BY EMILY MIBACH
Daily Post Staff Writer
During a luncheon with the Palo Alto Rotary Club, state Sen. Jerry Hill, D-San Mateo, equated Facebook to a strip mining company.
Hill brought up strip mining after mentioning that CEO Mark Zuckerberg had said Facebook will no longer expand in the Bay Area because of housing and traffic issues.
“The first thing that came to mind was ‘this sounds like strip mining.’ They come in and destroy a community and then they move out,” Hill told the group meeting at the Elks Lodge at 4249 El Camino Real on Monday (Nov. 25).
But Facebook spokesman Anthony Harrison, when asked by the Post to respond to Hill’s comment, said that the social network company has been “investing in our community since we came to Menlo Park” in 2012.
Harrison cited the company’s funding of crossing guards, subsidizing teacher housing and being a partner with Year Up, a career training program for young adults. Harrison also pointed to Facebook’s announcement to spend $1 billion to build affordable housing in the Bay Area.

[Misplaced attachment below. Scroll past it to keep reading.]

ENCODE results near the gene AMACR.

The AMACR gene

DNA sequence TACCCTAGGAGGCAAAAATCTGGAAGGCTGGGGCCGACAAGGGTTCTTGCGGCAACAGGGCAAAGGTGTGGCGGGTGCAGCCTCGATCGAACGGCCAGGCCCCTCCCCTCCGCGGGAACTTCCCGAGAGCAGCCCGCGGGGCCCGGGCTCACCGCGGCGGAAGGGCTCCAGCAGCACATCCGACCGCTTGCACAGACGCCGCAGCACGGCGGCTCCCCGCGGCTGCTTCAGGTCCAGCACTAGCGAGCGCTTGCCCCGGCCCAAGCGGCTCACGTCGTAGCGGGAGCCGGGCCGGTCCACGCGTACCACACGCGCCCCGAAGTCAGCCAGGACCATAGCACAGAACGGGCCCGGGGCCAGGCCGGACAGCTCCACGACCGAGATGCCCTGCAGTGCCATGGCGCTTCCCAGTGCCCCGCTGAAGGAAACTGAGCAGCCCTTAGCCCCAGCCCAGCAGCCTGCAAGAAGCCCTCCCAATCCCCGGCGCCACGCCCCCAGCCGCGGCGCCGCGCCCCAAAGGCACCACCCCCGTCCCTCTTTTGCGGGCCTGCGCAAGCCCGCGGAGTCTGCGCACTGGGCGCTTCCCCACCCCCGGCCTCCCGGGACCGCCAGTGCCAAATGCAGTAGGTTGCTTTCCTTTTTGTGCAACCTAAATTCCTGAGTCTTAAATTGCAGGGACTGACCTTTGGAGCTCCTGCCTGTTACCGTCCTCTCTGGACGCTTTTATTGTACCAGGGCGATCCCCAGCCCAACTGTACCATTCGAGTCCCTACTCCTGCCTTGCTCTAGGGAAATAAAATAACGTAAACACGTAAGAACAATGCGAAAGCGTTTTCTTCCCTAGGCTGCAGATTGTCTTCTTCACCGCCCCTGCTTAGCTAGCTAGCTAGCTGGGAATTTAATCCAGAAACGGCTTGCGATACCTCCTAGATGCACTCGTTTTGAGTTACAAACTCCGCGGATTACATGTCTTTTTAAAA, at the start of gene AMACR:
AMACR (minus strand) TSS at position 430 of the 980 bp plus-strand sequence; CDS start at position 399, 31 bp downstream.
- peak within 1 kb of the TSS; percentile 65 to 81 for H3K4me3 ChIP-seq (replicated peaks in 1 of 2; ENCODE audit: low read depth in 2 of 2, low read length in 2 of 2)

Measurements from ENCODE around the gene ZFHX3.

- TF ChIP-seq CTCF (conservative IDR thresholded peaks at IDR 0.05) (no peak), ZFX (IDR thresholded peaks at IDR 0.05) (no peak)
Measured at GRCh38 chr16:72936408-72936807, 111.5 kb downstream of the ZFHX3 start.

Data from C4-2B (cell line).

Zuckerberg’s comments that company wouldn’t grow further in the Bay Area came during an employee Q&A that was leaked to The Verge, the tech arm of Vox Media.
But those comments came after Zuckerberg’s company said it would expand to Sunnyvale and Burlingame. Facebook is also working on a mixed-use project called Willow Village featuring some 1,700 homes and 1.75 million square feet of office space off of Willow Road in Menlo Park.
Hill, a Rotarian himself in San Mateo, yesterday spoke to Palo Alto Rotarians about PG&E restructuring and his work to hold the utility accountable since the 2010 San Bruno natural gas pipeline explosion.
His comments about Facebook came during a preface to his PG&E talk when he discussed the one cent “mega measure” sales tax to fund transportation projects in the nine-county Bay Area that could land on the November 2020 ballot.
The one-cent tax would require approval by the Legislature before it could go to voters.
The tax would raise $100 billion over 40 years and be dispersed to different transit districts, such as BART and Caltrain. Caltrain officials have discussed dropping their plans to seek an eighth-of-a-cent sales tax in November 2020 they get funds from the mega measure.
Sales taxes, which are often used to fund Bay Area transportation programs, take a greater share out of the household budget of a poor family than they do a family that’s well off.
Hill said he’s concerned about who would be paying the mega measure, and mentioned that companies such as Facebook need to make their contributions to their community.